Stockman Thanks Krugman for Boosting Book: D.C. Scene

Tap for Slideshow
Photographer: Stephanie Green/Bloomberg

David Stockman, author of "The Great Deformation."

Close
Photographer: Stephanie Green/Bloomberg

David Stockman, author of "The Great Deformation." Close

David Stockman, author of "The Great Deformation."

Photographer: Stephanie Green/Bloomberg

Ali Ahmad, the communications adviser for the Committee on Oversight and Government Reform. Close

Ali Ahmad, the communications adviser for the Committee on Oversight and Government Reform.

Photographer: Stephanie Green/Bloomberg

Dennis Hooks, retail banking leader for Equifax Financial Services Group, and Jennifer Blei Stockman, president of the board of trustees of the Solomon R. Guggenheim Foundation. Close

Dennis Hooks, retail banking leader for Equifax Financial Services Group, and Jennifer Blei Stockman, president of... Read More

Photographer: Stephanie Green/Bloomberg

Robert O'Hara, director of "The Mountaintop," Joaquina Kalukango, an actress in the play, and Bowman Wright, the actor portraying Martin Luther King. Close

Robert O'Hara, director of "The Mountaintop," Joaquina Kalukango, an actress in the play, and Bowman Wright, the... Read More

Photographer: Stephanie Green/Bloomberg

Andrea Steele, and Michael Steele, the former chairman of the Republican National Committee. Close

Andrea Steele, and Michael Steele, the former chairman of the Republican National Committee.

Photographer: Stephanie Green/Bloomberg

Harold Ford, Sr, the former Tennessee congressman, and Michelle Ford. Close

Harold Ford, Sr, the former Tennessee congressman, and Michelle Ford.

David Stockman credits his harshest critic, Nobel Prize-winning economist Paul Krugman, for boosting sales of his new book, “The Great Deformation: The Corruption of Capitalism in America.”

Stockman, a former Michigan congressman and director of the Office of Management and Budget in the Reagan administration, celebrated at last night’s book party at Qorvis Communications LLC headquarters in downtown Washington.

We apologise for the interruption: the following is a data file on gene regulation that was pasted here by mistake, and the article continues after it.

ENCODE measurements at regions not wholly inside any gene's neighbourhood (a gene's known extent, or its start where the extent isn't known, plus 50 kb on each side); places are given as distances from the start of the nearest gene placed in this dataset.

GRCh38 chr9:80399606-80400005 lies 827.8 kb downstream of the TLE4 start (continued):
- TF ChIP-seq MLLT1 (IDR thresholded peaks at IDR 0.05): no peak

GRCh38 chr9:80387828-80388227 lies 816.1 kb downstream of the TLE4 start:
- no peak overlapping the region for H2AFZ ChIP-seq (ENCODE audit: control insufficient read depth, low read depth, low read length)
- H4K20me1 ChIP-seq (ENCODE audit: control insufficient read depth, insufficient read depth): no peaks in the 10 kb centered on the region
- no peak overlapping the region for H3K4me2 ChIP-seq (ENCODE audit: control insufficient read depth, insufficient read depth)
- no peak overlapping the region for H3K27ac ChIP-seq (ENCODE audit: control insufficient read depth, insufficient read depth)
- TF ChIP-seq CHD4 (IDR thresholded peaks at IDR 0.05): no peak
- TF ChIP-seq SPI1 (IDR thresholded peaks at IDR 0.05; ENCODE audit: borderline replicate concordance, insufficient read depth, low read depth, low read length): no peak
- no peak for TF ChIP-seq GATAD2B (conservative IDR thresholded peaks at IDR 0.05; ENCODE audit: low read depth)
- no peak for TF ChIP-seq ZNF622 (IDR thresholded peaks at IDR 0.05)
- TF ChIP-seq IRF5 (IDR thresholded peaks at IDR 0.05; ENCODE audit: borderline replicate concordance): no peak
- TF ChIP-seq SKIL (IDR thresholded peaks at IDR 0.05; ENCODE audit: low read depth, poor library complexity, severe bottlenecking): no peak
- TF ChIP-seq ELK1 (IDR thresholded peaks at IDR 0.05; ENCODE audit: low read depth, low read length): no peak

Krugman referred to Stockman in a New York Times blog post as a “cranky old man” for his book’s sharp criticism of the Federal Reserve and government spending, unleashing a flurry of debate.

“I owe him a commission, if I can find his address,” Stockman said, adding that the book soared on Amazon after the Krugman piece went viral.

Stockman called political parties “glorified concierges” for hooking politicians up with money. He characterized the book less as an indictment and more of “a diet book” to get Uncle Sam back in shape.

He said his detractors can use the 700-page tome as a “doorstop” if they find the content unpalatable.

(Stockman agreed to pay the Securities and Exchange Commission $7.2 million to settle allegations he misled investors at auto-parts maker Collins & Aikman Corp.)

Among his supporters at the reception was Diane Lim, the chief economist at Pew Charitable Trusts, who praised Stockman’s first book “The Triumph of Politics: Why the Reagan Revolution Failed.” “I read it when I was much younger,” she told a smiling Stockman.

First Edition

Stan Collender, a fellow author and Qorvis’s national director of financial communications, brought along his prized first edition of “Triumph” for Stockman to sign.

Also in the queue for a signing was Ali Ahmad, the communications adviser for the Committee on Oversight and Government Reform, who told Stockman that the committee’s chairman, Darrell Issa, used quotations from Stockman’s writings for a letter he sent to Fed Chairman Ben Bernanke.

Stockman’s wife, Jennifer Blei Stockman, the president of the board of trustees of the Solomon R. Guggenheim Foundation, said she took a break from book promoting to check out the Albrecht Durer exhibition at the National Gallery of Art earlier in the day.

King Play

On the 45th anniversary of the assassination of Martin Luther King, Jr., former congressman Harold Ford, Sr., and Supreme Court Justice Ruth Bader Ginsburg attended Arena Stage’s opening night of “The Mountaintop,” a play which reimagines King’s final night at the Lorraine Motel in Memphis.

Ford, who represented Memphis in Congress, recalled being with King just days before the April 4 shooting while former Republican National Committee Chairman Michael Steele recounted being a child on a bus with his mother when he heard the news in Washington.

Arena held a VIP reception before the show and an after party with the cast and director.

(Stephanie Green is a writer and photographer for Muse, the arts and leisure section of Bloomberg News. Any opinions expressed are her own.)

Muse highlights include Zinta Lundborg on weekend pursuits, Greg Evans and Craig Seligman on movies.

To contact the writer on this story: Stephanie Green in Washington at sgreen57@bloomberg.net or on Twitter @stephlgreen.

To contact the editor responsible for this story: Manuela Hoelterhoff at mhoelterhoff@bloomberg.net.

Bloomberg reserves the right to remove comments but is under no obligation to do so, or to explain individual moderation decisions.

Please enable JavaScript to view the comments powered by Disqus.